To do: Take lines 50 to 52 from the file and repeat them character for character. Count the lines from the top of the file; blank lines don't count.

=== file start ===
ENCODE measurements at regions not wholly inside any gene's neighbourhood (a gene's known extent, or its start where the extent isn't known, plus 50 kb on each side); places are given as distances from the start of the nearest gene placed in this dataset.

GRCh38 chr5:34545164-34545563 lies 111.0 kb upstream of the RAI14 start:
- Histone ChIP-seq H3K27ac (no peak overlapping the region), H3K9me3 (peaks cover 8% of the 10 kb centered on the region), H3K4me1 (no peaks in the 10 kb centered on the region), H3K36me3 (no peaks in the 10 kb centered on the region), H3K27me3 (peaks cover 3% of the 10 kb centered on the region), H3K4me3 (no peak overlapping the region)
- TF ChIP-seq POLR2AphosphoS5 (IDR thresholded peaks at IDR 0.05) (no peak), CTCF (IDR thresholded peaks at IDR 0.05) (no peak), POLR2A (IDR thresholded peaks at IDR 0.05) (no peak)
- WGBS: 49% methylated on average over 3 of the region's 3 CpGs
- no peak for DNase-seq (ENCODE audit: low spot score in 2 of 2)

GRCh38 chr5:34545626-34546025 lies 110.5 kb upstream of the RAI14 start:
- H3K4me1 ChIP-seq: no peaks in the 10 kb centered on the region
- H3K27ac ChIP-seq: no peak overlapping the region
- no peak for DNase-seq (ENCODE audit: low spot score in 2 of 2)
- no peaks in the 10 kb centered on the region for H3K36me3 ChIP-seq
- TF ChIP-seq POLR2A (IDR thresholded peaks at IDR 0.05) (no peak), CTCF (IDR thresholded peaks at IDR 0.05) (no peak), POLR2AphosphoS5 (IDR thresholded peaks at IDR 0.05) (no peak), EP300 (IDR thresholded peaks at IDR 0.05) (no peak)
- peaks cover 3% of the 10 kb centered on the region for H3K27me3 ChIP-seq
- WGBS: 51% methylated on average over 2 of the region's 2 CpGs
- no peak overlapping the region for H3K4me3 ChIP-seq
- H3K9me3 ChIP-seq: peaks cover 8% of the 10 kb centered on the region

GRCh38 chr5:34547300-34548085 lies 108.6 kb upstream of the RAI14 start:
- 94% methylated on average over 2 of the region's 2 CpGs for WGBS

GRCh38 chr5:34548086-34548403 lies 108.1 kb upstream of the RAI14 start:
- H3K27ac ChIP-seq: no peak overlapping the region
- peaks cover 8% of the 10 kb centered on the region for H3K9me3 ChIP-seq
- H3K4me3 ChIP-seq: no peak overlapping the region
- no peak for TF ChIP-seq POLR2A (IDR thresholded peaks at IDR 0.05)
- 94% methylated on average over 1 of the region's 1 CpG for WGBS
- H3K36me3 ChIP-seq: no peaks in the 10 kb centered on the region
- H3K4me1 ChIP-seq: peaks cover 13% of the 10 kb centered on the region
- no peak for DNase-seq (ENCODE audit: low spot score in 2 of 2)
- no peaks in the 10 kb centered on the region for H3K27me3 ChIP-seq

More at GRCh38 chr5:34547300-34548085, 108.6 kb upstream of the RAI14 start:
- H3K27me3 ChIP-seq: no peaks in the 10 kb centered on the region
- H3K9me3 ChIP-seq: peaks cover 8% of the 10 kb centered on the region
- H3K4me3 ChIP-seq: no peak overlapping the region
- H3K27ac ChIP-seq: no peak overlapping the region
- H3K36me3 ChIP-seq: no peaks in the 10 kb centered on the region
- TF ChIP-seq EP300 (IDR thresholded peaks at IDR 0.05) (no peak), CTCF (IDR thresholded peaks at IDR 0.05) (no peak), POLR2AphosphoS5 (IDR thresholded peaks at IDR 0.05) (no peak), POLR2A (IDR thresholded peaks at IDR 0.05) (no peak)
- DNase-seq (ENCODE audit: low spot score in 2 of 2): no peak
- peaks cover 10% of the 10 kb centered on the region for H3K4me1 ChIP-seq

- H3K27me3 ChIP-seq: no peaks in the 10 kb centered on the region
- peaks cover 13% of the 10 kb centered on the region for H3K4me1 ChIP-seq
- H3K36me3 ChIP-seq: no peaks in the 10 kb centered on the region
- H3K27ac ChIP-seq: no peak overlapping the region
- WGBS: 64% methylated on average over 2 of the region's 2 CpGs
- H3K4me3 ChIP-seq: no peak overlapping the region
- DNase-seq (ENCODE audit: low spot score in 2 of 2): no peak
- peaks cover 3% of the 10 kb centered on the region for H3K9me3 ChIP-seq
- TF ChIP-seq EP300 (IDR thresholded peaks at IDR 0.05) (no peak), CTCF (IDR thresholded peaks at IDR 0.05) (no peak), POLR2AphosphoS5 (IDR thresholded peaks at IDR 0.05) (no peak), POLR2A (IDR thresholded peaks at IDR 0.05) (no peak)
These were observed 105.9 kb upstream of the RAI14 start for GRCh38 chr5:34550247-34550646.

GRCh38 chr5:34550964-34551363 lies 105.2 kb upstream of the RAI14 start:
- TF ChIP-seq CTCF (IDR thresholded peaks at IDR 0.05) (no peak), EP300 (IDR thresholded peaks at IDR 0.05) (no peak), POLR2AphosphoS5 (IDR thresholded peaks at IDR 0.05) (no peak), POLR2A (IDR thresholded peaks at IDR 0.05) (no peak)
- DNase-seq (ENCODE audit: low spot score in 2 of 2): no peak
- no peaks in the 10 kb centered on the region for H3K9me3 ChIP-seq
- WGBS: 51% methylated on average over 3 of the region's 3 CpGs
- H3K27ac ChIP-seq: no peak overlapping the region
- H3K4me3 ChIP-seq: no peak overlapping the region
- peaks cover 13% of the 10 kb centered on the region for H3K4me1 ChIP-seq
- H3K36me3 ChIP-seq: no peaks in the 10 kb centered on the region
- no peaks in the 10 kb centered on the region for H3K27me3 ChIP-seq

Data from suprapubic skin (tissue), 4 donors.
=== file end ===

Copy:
- DNase-seq (ENCODE audit: low spot score in 2 of 2): no peak
- no peaks in the 10 kb centered on the region for H3K9me3 ChIP-seq
- WGBS: 51% methylated on average over 3 of the region's 3 CpGs